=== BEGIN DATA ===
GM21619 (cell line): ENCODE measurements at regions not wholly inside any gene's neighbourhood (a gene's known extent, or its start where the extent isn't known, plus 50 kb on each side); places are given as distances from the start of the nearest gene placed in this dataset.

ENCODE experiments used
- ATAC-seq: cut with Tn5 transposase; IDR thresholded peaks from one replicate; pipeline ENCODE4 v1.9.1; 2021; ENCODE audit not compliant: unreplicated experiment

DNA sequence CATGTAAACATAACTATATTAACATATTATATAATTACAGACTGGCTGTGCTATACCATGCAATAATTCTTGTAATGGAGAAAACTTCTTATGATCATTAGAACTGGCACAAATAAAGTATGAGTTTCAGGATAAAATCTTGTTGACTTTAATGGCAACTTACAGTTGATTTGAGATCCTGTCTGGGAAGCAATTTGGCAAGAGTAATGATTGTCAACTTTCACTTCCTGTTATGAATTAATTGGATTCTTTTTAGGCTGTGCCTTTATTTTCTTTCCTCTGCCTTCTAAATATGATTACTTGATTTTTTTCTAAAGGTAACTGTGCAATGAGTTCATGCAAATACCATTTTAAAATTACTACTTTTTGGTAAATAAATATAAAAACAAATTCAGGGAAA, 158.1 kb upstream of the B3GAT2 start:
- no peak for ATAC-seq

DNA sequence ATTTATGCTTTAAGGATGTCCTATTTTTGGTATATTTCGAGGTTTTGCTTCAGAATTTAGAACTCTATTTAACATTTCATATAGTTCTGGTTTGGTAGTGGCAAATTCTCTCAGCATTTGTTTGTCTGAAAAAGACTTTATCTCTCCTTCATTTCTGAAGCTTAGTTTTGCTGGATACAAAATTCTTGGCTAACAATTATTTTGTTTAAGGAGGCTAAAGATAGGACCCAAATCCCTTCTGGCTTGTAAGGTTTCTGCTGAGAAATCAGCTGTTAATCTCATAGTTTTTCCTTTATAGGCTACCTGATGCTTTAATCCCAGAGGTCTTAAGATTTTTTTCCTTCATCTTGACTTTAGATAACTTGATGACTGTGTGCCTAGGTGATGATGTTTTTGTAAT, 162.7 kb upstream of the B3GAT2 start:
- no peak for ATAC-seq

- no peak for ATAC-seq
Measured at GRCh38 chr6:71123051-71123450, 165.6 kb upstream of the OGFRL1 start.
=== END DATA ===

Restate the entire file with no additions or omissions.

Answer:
GM21619 (cell line): ENCODE measurements at regions not wholly inside any gene's neighbourhood (a gene's known extent, or its start where the extent isn't known, plus 50 kb on each side); places are given as distances from the start of the nearest gene placed in this dataset.

ENCODE experiments used
- ATAC-seq: cut with Tn5 transposase; IDR thresholded peaks from one replicate; pipeline ENCODE4 v1.9.1; 2021; ENCODE audit not compliant: unreplicated experiment

DNA sequence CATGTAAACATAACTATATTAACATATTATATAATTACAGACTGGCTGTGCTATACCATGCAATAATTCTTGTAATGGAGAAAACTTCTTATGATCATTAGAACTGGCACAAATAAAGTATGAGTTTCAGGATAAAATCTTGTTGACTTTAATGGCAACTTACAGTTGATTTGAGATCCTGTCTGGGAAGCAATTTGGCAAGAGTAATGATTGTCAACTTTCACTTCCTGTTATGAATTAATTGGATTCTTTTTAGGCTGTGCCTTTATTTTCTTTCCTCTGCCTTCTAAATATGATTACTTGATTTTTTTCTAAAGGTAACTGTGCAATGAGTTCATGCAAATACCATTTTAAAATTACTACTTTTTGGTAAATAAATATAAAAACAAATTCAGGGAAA, 158.1 kb upstream of the B3GAT2 start:
- no peak for ATAC-seq

DNA sequence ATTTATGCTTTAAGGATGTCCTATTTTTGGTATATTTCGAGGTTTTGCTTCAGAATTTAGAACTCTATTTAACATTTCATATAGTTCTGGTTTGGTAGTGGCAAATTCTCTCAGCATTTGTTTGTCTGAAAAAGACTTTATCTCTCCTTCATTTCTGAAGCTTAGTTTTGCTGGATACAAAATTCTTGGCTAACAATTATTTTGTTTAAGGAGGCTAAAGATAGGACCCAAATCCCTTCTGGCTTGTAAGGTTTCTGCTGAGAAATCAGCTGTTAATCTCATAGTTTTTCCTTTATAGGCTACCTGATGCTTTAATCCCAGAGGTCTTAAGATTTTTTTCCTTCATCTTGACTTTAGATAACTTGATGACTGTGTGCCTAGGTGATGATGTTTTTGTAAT, 162.7 kb upstream of the B3GAT2 start:
- no peak for ATAC-seq

- no peak for ATAC-seq
Measured at GRCh38 chr6:71123051-71123450, 165.6 kb upstream of the OGFRL1 start.